When the zombie apocalypse comes (and, let's be honest, it's probably overdue), then everyone will be caught up in it. When it comes to Britain and zombies, the quirkiness of Shaun of the Dead and the aggressive revisionism of 28 Days Later overshadow all other Armageddons, which could explain why Martin Freeman has to go to Australia for a fresh take in Cargo (currently streaming on Netflix).
In this feature length version of writer/co-director Yolanda Ramke's 2013 short of the same name, he plays Andy, a recently widowed father trying to get his baby daughter to safety before the undead can get to her. Unfortunately, he's in the depths of the Outback, and the reason he's recently widowed is that his wife has succumbed to the virus, and he's sporting a nasty bite that means he's not long for this world either. At least, not as a sentient, living, breathing organism.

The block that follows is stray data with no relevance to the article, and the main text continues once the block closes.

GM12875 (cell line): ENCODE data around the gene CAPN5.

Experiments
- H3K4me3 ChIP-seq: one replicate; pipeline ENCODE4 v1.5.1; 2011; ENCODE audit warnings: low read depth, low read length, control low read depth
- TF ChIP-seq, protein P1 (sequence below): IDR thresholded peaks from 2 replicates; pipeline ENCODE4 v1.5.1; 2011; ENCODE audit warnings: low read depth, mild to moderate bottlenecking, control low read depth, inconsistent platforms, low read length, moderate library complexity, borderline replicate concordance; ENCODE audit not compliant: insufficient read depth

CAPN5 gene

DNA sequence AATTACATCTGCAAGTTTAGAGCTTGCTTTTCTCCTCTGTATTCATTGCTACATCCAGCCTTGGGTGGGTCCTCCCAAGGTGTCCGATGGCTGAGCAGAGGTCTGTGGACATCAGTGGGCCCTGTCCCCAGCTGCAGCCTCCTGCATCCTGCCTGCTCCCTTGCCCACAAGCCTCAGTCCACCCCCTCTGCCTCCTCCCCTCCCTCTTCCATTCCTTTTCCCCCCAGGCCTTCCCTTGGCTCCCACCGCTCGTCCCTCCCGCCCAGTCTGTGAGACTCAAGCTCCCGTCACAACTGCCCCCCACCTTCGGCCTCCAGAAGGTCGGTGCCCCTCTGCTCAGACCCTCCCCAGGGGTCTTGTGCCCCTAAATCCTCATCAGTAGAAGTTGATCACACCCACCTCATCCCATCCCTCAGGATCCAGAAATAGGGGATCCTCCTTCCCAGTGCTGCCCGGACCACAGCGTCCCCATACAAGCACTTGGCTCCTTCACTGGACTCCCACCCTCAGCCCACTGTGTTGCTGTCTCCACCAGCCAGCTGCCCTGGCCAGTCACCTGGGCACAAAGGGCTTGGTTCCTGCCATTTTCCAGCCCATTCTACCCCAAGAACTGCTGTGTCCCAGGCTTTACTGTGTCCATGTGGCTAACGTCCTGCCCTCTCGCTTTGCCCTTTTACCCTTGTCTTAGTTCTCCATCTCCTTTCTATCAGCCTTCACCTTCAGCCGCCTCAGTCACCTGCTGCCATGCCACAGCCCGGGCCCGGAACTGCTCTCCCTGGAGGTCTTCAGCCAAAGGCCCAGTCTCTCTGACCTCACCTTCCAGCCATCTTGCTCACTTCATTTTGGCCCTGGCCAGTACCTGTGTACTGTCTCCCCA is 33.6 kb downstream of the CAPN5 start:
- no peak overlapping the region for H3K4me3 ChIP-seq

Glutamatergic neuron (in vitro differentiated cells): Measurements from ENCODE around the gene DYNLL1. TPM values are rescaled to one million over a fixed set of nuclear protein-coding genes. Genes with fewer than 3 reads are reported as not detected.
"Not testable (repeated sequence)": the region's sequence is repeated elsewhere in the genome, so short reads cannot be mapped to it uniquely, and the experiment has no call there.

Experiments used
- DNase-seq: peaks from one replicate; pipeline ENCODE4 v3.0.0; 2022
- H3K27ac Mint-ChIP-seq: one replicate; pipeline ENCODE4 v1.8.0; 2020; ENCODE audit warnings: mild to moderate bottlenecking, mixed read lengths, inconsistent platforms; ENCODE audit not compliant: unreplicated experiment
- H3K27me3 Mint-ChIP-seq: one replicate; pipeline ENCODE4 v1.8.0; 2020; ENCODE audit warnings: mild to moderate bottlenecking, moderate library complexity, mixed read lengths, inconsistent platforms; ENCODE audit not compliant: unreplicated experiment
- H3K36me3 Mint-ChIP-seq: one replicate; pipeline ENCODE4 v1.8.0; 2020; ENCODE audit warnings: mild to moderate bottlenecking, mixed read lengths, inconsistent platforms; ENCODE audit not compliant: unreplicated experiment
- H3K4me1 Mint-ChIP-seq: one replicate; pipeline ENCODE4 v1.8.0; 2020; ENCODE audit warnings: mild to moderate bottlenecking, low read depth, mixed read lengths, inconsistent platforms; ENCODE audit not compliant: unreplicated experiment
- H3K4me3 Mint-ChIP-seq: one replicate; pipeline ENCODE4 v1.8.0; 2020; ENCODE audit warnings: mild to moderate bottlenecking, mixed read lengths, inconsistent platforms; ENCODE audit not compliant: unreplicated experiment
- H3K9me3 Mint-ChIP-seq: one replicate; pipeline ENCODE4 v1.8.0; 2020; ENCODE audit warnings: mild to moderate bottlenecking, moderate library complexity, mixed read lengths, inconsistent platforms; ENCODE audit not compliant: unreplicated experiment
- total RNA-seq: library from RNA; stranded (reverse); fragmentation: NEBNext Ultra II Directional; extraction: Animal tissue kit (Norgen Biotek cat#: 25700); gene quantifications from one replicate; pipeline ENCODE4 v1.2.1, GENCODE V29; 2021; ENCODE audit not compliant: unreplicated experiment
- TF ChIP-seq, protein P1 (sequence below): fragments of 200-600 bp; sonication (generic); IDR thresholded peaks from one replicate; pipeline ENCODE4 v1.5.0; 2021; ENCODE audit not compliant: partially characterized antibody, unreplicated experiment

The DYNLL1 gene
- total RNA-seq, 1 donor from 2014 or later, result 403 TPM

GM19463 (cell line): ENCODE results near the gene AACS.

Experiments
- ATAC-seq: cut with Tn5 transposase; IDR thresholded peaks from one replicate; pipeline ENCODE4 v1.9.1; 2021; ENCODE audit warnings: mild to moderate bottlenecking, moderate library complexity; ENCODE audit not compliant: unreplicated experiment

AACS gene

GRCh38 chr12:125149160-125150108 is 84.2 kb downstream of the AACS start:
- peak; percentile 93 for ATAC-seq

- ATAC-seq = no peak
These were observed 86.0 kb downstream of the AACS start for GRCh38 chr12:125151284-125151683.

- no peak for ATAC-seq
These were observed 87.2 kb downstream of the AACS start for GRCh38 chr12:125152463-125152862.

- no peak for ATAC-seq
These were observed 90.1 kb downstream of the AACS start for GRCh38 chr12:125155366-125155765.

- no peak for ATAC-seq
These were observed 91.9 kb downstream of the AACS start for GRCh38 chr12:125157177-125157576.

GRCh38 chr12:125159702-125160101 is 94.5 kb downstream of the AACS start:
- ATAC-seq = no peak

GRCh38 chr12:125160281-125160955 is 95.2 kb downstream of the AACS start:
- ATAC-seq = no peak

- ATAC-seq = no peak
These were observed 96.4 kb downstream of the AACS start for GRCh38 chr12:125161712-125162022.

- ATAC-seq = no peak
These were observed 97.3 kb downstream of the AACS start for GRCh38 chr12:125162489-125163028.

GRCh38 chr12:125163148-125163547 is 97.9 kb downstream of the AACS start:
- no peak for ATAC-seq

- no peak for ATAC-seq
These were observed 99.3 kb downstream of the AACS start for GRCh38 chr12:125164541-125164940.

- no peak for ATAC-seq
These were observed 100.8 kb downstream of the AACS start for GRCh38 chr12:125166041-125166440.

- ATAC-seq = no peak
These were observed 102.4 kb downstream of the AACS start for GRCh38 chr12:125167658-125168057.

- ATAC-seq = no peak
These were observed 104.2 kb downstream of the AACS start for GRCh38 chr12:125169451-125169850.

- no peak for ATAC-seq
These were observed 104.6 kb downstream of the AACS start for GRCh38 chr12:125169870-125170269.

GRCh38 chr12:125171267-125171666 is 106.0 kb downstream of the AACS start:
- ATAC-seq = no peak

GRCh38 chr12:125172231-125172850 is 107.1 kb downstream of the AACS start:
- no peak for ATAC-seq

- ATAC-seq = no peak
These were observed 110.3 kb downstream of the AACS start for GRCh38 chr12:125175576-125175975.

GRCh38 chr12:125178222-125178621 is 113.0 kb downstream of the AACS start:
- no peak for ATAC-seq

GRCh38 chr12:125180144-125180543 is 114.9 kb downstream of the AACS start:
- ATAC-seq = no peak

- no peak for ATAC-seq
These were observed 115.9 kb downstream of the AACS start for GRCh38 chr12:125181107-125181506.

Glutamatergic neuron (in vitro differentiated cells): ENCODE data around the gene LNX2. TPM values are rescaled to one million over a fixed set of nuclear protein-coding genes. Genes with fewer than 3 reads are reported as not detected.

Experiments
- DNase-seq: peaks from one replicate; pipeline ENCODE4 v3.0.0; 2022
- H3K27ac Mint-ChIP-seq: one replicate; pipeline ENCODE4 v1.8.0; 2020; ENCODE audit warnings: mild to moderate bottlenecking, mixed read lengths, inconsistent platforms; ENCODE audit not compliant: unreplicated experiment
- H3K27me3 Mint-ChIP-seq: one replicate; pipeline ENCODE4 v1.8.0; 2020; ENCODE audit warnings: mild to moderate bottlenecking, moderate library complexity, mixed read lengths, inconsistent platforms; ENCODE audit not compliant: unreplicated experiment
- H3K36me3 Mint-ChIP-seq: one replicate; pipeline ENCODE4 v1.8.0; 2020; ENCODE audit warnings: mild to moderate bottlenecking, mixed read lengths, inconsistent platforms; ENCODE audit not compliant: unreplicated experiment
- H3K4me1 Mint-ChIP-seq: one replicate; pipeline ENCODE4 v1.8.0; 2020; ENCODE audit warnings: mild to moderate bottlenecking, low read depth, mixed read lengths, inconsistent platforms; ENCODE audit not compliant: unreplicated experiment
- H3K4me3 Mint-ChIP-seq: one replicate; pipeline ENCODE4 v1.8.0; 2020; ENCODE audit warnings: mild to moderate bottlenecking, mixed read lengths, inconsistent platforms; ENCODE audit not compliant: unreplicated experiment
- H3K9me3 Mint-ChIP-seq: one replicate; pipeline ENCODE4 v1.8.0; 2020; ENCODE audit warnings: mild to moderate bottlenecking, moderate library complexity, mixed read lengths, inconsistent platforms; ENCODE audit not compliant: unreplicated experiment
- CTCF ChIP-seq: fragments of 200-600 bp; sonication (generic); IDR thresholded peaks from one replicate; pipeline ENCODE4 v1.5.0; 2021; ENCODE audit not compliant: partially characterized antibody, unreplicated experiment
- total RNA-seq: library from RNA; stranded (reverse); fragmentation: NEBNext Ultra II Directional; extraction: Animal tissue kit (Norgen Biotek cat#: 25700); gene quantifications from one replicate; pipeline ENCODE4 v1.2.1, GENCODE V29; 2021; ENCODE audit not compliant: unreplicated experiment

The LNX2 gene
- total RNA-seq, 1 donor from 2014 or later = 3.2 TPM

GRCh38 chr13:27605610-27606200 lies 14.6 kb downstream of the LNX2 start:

Freeman bounces between perfect British resignation and instants of despair, without an ounce of self-pity. This is about a father's journey toward death, and setting his child up for some sense of safety and normalcy after he has gone. In many ways, it's the mirror image of I Kill Giants, and equally uses fantasy as a lens to explore loss.
It's also the diametric opposite to a tragically underseen entry to the genre, 2014's Dead Weight, where the lead character treats everyone around him as disposable. Even in this hellscape, Andy struggles to retain his humanity, even picking up an additional child in peril, teenager Thoomi (Simone Landers), along the way. She's the connecting thread to an important subplot regarding the Aboriginal peoples in this horror show, and a subtly woven message about society's ecological rampage.